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Best Beginner Cruiser Motorcycles 2016


Cruisers are generally not thought of as very beginner friendly bikes to learn on. Because of how large and heavy they are, they're not easy to handle at low speeds. The classic cruiser riding position isn't comfortable either, being low and leaned back with both the arms and legs stretched way out. And plus, cruisers are pretty expensive too with expensive parts.

But that said, manufacturers are making smaller cruisers that work great as beginner bikes. To come up with our list of best beginner cruisers, we took into account the following factors:

- Maneuverability: A good beginner's motorcycle is one that you can actually maneuver. Bikes that are lightweight and agile are easier to handle. A more comfortable reach also helps you steer the bike better.
- Power: Cruisers don't have as much power as sportbikes, but it's still a generally good idea to start off on something smaller.
- Seat height: You want to be able to get both feet firmly on the ground
- Price: As a beginner, you probably don't want to drop too much dough on your first bike. You probably will drop it as some point and you may grow out of it too. Cruisers aren't known for being cheap, but the ones we've got here have price tags that are easier to swallow.

Here are our picks for the best cruisers for beginners:

Honda Rebel 250 ($4,190) 



The Honda Rebel is one of the best motorcycles for beginners, period. There's a reason why it's often used as a learner's bike at MSF courses. In the cruisers market, it's just about the smallest one you can find, and you simply can't beat it's under $5,000 price.

This baby cruiser has a 234cc V twin engine, but don't be fooled, it still delivers plenty of power for a fun ride. The weight tops out at just 330 pounds, which means that not only is it super easy to handle, it's also got some speed! So don't worry about getting bored with it too fast. The seat height is low at only 27" so beginners can confidently plant both feet on the ground. You really can't go wrong with the Honda Rebel as your first bike.

Yamaha Bolt (MSRP $7,999)


Cruiser engines aren't as powerful as that of a sportbike, so you can start out on a much larger engine (and get the bragging rights!). The Yamaha Bolt has a powerful 924cc V-twin engine, so you'll have plenty of fun on it. The throttle response is smooth in the low-mid RPM range, which is where you'll be most of the time.

The bike itself is compact and slim with a low seat height, which are all ideal for beginners. Despite the larger engine, the weight only comes in at 540 lbs, and while it's obviously not as little as the Honda Rebel, it's still a manageable size. And plus, you won't outgrow it so fast.

Harley-Davidson Street 500 ($6,849) 


The Harley name is synonymous with classic American cruisers. If you are set on a cruiser bearing that iconic branding, the Street 500 is our pick for the most beginner friendly Harley cruiser. This street style Harley is designed for maximum urban agility and has a sleek, minimalist black-out styling. It's been upgraded with new front and rear brake systems, new brake and clutch levers, and a more ergonomically placed rear brake petal position. At under 7 grand, it's a steal for a piece of that Harley name.


Kawasaki Vulcan S ABS ($7,399)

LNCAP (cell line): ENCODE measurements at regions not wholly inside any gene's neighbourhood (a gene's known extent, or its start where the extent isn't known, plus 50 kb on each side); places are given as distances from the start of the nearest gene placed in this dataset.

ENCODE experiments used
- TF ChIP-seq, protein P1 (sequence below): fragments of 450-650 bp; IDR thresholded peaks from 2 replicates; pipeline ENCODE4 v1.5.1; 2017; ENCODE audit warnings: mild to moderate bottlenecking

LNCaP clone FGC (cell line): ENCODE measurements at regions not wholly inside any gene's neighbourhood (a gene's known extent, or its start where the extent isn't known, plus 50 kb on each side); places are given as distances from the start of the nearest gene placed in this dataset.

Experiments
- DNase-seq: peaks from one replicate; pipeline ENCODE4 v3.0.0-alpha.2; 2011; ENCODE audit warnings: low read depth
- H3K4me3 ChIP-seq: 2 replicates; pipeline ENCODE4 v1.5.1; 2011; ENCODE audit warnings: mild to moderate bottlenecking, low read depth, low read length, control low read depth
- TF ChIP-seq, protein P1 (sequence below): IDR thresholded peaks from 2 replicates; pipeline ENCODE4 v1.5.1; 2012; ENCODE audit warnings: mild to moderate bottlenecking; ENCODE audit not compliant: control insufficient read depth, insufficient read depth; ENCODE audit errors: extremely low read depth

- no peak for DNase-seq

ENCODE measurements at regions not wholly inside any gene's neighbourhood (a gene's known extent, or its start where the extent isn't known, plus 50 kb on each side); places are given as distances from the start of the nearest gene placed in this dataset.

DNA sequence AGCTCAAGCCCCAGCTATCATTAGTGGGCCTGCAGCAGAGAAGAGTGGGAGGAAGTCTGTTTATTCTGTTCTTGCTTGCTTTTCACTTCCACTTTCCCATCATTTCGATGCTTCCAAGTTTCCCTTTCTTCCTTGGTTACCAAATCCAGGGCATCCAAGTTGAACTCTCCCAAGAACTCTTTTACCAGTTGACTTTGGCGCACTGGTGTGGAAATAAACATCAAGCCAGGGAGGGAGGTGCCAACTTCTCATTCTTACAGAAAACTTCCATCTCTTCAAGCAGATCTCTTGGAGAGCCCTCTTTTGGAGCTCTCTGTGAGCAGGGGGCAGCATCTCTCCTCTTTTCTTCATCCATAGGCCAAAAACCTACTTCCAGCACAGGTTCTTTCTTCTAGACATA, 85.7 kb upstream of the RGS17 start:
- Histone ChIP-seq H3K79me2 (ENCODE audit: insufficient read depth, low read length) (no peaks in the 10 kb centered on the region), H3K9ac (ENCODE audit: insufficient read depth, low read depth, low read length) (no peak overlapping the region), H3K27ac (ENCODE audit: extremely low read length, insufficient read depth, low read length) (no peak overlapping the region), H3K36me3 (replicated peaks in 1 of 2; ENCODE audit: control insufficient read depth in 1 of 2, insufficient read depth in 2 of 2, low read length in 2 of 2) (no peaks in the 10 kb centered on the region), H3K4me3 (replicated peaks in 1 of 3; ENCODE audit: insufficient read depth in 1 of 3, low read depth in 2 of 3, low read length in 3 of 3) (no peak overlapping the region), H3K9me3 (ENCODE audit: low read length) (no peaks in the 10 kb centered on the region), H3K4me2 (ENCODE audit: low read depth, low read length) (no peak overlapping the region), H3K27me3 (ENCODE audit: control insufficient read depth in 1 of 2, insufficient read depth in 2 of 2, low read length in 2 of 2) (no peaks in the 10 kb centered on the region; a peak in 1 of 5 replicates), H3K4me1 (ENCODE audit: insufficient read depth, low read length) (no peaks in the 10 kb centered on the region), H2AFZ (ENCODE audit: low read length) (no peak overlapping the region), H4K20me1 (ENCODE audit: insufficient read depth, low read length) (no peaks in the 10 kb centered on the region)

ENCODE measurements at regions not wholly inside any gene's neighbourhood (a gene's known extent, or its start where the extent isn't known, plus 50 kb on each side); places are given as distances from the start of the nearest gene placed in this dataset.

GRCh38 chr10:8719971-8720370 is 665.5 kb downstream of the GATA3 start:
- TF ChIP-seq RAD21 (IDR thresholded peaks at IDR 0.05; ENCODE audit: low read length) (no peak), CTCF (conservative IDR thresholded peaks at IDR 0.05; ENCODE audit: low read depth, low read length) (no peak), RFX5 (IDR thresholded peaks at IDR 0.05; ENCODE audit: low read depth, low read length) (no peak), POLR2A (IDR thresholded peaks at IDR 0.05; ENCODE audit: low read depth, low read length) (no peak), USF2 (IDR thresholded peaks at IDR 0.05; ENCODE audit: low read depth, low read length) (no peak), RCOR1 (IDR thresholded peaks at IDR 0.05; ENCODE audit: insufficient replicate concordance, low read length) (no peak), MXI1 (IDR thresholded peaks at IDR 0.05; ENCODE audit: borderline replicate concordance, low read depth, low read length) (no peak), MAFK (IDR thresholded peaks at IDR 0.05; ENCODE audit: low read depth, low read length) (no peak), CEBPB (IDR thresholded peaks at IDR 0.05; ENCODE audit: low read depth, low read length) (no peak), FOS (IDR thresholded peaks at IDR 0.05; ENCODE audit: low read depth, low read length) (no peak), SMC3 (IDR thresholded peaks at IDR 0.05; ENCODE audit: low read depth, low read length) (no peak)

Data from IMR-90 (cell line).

This bike offers a great balance of price and performance. The Vulcan S has a beautiful cruiser styling combined with that renowned Kawasaki sportbike power and handling. It features a 649cc parallel twin engine that is derived from the Ninja 650.

At just under 500 lbs, it's not the lightest cruiser we're recommending, but beginners should still have no trouble handling it. The seat position is also ergonomically designed for comfort. The bike also has a custom fit concept to accommodate riders of all heights. There are three different positions for the footpegs and handlebars and adjustable hip support on the seat to, so you can find the one that provides the most comfortable reach.

Triumph Bonnesville ($8,099)


A Triumph Bonneville is a classic beauty outfitted with modern technology. The 865 cc parallel twin engine delivers plenty of power and smooth throttle response even at low RPMs. The classic 1960s suspension is fitted with modern damping internals so the ride is smooth and easy to handle.

The Bonnie (as it's known to fans) already has a strong reputation for being a good beginner bike. The classic riding style is comfortable for beginners and the low seat height makes it easy to plant both feet firmly on the ground. The size is a bit larger, but this makes the Bonnie a bike that you won't outgrow too fast, if ever.

Suzuki Boulevard S40 ($5,499)


And lastly, we end with a true timeless old-school bike. Not much has changed on the Suzuki Boulevard S40 since it was first introduced 3 decades ago (when it was known as the Savage). The only major upgrade is that the original 4-speed transmission is now 5-speed. This has always been known as a reliable bike. Why change something that ain't broke?

You also get plenty of power for the price. The Boulevard S40's 625cc single cylinder engine delivers surprisingly high torque. This nimble little bike weighs in at just over 380 pounds, making it very easy to handle for beginners. It's not the most technological advanced bike there is, but it does the job just fine and fun. And plus, you've gotta love the price tag.

Do you ride a cruiser? What was your first one? 

*All photos courtesy of manufacturers

By Daniel Relich

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